Unease in The Stars

*This story references ‘The return of Rick Lupaine.” It’s not necessary to read but provides some more context for the beginning.

The office was awash with light from the floor-to-ceiling windows opening more than half of the walls in the circular room to the landscape of GU Central. Sitting at her desk on a platform near the windows, Bridgin focused on the video projecting up from the holo-beam embedded in her desk. Urala, her assistant, stood at attention beside her. He wrinkled his nose as Bridgin waved her hand and rewound the clip to the beginning, then started playing it again. 

The clip had been captured by a passing Cosmic Energy Monitoring (CEM) Drone, and despite zooming and enhancing several times, the figure in the video was just the size of a thumbnail on the projection. Their face was only recognizable because of how accustomed they were to it. The figure, Rickandel Lupaine, was floating in front of a blue and brown planet, somehow surviving in the vacuum of space with no visible protections. Both the figure and the planet were surrounded by ships with engines flaring green. Bridgin saw only three ships in the projection, but based on the reports, she knew that there had been ten of them. In the video, the ships fired sickly yellow-colored lasers toward the planet. Rickandel Lupaine raised a hand to halt them in place.

Despite how small he was in the frame, Bridgin could almost feel the power emanating from him. Her pupils narrowed to slits, and she began to clink her long black nails against the table. In the next few seconds, she watched Rick obliterate the world-destroyer ships. The image dissolved into static, and the video ended. The CEM drone’s receptors had been overwhelmed by the immensity of mana Rick had expelled. She rewound the clip again and let it play for the seventh time.

“How many casualties?” She asked as she watched the ships fire on the planet again.

“On the planet?” Urala, her assistant, asked. He glanced at the small projection from his personal auto-comm. “None.”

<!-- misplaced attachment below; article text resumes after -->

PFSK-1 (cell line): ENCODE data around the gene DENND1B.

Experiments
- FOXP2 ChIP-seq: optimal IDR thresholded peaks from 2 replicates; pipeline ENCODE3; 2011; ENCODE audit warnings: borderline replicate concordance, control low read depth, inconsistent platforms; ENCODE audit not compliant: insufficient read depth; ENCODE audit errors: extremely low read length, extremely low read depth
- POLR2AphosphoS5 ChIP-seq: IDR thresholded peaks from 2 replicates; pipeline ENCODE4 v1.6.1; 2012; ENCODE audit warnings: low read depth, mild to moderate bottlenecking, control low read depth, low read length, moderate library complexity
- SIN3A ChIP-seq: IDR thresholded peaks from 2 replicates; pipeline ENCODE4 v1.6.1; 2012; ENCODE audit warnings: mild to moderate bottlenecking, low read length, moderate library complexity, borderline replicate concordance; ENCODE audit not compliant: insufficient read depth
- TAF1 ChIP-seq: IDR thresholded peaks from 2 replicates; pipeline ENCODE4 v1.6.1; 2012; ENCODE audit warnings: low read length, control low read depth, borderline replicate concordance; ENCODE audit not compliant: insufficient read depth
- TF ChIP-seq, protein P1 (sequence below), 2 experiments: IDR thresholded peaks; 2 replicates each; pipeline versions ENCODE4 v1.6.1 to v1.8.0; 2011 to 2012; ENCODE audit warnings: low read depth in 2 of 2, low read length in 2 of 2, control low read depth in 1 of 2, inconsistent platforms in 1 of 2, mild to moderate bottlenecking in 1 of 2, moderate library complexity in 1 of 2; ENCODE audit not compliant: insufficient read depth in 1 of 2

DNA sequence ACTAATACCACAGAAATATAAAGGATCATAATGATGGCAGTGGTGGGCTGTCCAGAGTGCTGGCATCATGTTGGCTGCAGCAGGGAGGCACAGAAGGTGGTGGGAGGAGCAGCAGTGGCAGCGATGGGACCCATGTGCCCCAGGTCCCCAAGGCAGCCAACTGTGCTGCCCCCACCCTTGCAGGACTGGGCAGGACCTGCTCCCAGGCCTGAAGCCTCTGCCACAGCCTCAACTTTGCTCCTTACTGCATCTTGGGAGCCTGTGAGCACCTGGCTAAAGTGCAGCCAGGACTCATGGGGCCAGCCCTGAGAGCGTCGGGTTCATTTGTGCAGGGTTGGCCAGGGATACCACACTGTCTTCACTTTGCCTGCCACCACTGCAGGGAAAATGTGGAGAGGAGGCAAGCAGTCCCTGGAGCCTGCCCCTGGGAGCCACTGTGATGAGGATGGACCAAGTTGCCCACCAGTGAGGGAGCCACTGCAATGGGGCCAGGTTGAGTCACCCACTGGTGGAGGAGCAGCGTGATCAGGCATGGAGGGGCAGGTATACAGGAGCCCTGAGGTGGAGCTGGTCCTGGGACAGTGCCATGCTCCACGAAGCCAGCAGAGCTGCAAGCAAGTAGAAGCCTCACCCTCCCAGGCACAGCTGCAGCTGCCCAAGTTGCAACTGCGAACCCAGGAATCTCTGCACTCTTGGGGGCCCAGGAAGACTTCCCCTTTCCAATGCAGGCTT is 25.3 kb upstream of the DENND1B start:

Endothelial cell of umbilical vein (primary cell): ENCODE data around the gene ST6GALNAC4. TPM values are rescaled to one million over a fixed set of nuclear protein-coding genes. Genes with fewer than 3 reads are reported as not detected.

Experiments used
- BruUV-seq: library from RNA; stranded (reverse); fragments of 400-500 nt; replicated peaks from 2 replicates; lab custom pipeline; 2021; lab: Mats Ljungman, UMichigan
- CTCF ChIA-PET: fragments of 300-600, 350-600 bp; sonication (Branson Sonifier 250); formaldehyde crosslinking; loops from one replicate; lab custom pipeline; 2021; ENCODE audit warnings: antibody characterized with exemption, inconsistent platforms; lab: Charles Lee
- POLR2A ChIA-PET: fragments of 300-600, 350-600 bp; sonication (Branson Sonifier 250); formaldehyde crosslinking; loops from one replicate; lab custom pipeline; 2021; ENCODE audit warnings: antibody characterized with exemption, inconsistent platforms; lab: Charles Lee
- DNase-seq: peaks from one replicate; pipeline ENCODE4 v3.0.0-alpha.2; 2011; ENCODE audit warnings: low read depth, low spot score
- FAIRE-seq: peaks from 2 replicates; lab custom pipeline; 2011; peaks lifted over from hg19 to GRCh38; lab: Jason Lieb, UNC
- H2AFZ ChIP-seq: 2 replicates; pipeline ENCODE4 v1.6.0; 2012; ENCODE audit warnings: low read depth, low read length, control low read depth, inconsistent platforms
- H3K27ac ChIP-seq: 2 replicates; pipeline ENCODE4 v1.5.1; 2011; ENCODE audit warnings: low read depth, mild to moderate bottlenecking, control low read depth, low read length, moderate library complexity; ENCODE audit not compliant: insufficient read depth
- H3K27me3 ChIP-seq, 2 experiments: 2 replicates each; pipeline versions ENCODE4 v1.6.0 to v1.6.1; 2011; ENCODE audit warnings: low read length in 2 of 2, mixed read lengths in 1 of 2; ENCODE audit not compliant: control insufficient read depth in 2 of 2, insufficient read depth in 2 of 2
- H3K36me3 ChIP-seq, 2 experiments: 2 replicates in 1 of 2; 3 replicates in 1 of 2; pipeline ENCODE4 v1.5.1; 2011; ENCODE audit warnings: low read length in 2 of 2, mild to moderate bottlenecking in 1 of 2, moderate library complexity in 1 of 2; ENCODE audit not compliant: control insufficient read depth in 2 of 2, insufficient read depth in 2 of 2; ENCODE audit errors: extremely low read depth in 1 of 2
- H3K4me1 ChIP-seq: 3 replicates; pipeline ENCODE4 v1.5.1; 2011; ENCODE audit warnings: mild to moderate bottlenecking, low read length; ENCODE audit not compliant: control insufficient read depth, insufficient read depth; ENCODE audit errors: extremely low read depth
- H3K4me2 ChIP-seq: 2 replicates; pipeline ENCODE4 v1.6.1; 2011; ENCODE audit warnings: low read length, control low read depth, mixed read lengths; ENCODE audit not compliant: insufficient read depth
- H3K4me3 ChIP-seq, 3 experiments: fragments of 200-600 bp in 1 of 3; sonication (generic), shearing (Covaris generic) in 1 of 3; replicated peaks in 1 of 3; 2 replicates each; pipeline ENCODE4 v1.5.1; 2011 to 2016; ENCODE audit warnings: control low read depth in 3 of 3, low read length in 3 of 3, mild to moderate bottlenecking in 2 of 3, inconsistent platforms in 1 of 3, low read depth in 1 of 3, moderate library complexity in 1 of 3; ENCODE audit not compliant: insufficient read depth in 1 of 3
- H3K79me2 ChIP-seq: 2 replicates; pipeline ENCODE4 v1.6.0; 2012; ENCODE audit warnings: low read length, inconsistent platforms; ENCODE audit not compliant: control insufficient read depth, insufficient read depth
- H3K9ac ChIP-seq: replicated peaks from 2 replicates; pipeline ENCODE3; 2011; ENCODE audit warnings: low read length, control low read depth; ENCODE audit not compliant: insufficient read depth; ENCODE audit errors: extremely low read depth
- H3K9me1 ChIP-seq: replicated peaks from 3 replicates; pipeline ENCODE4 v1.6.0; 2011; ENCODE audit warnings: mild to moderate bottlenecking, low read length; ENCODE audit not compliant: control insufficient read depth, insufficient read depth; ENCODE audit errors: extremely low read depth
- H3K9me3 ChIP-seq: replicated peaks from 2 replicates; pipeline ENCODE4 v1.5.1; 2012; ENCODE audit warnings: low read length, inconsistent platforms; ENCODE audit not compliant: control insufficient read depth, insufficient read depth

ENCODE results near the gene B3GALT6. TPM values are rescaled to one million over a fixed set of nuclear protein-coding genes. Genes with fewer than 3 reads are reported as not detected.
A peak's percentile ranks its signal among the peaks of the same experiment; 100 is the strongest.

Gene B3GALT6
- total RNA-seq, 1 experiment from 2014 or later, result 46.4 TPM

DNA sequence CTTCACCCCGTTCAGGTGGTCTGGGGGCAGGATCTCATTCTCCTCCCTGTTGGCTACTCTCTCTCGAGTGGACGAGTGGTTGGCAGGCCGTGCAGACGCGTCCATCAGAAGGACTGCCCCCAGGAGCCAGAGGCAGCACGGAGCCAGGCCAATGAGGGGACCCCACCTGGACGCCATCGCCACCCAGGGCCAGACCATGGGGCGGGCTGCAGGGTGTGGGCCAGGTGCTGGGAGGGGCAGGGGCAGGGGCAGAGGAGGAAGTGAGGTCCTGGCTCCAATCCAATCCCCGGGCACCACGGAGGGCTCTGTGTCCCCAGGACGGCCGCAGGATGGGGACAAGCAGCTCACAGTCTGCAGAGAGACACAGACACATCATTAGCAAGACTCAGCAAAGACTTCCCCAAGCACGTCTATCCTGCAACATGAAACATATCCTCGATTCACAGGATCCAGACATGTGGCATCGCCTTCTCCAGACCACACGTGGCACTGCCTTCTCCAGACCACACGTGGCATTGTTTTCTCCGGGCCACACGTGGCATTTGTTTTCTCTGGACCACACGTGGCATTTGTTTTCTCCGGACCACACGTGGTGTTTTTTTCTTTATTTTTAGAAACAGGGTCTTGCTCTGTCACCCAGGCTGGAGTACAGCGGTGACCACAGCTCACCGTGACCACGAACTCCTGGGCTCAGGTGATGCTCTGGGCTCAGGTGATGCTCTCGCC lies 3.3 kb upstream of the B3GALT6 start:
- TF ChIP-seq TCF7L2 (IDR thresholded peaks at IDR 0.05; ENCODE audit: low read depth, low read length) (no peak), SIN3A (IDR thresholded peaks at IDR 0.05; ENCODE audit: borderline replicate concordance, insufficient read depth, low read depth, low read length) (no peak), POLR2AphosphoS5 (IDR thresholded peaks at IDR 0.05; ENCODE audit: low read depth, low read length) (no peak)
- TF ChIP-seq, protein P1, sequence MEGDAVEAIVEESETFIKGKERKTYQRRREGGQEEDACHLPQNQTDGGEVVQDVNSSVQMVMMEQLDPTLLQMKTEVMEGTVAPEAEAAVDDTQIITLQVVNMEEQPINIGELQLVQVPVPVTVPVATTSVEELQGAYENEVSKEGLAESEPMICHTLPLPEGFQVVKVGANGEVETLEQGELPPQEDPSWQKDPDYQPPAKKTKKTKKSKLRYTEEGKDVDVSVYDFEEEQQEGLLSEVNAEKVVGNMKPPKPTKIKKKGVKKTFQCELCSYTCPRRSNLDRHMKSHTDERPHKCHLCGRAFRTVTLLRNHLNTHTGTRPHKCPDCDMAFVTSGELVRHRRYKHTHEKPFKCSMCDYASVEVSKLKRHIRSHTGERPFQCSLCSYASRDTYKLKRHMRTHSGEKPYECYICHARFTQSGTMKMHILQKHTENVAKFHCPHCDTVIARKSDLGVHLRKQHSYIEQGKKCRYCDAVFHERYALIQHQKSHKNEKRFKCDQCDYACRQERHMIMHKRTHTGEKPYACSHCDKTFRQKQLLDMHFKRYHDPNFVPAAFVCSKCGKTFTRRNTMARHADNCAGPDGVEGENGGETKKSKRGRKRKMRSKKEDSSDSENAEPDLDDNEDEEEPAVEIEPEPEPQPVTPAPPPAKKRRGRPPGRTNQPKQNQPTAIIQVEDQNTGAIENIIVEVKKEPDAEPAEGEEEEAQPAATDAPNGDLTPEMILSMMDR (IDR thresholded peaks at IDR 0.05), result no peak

Bridgin flicked a finger over a glyph on her table, and the projection turned off. “No, from the world-destroyers.”

Urala brushed his pink hair back, and his large blue eye quickly scanned the document again to make sure he had the correct information. “Eight in total.”

“Only?” Her brows shot up as she waved another glyph to pull up the information on her desk projection. As she read through the documents, Urala continued.

“Yes, based on the accounts of the surviving crew, the eight that were killed were the captains who activated the weapons. Two of the ten ships chose not to fire on the planet. There were no casualties on those ships. All the surviving crew was found in….” Urala scrunched his eye.


“Well… I’m still having trouble believing it, but while all the ships were thoroughly destroyed, each crew member was encased in a life support system designed specifically for their species. Even if they had not been rescued immediately, they would probably have survived for a few weeks. No such equipment was on those ships.”

Bridgin Scoffed and leaned back in her chair. “Well, that’s Rick Lupaine for you.”

“It’s incredible…. I hate to say it, but it would have been easier to just kill them all.”

“And what a PR nightmare that would have been. Fortunately, I don’t think there’s much difference for him.” 

“What do you mean?” Urala tilted his head.

She waved her hand, long black nails glinting in the bright sunlight. “Killing hundreds of people in an instant, or saving them all by instantly creating life support systems, unique to each species, and able to withstand the vacuum of space. For Rickandel Lupaine, I imagine the additional effort for the later option amounts to less than the wave of his hand or flick of his finger.”

She glanced up, and her piercing eyes followed the movement of Urala’s throat bobbing up and down. She smiled, revealing her long canine. “Life or death in the wave of a hand. That is Rick Lupaine.” She blinked slowly, then glanced out the window and up to the sky. 

The artificial atmosphere of GU Central was a bright blue today. The horizon of the small artificial planet did not stretch far into the distance, like that of her home world, Bist, so from the height of her office, she could see the planet’s curvature. Soft clouds hung heavily in the sky. 

“What is the general reaction?”

“It depends on who you ask. Most citizens, as expected, find no fault with Rick Lupaines’s actions. He is the hero who saved an oppressed planet without incurring excessive casualties. From the governments, the reaction is mixed. Many hope to petition the Lupaine to intervene in their disputes, while others seem wary of the power displayed. Those who were on the receiving end of his system-wide telepathic message are especially on edge.” 

He swiped his hand over the projection and exhaled slowly as the image of a man with piercing pink eyes and deep green skin appeared. He was on a stage, fist raised in outrage, his long ears, tipped with fluttering iridescent membranes, were flipped behind his head. The white suit he wore shimmered as if covered in glitter. Urala sighed and continued. “Sof. Maggenta Yil had a lot to say about the incident.”

“Of course he did.” Bridgin leaned back and rubbed her hand over her face. Her long black hair fell in waves behind the chair, and her blue fur seemed to glow in the light. “Let’s hear it.”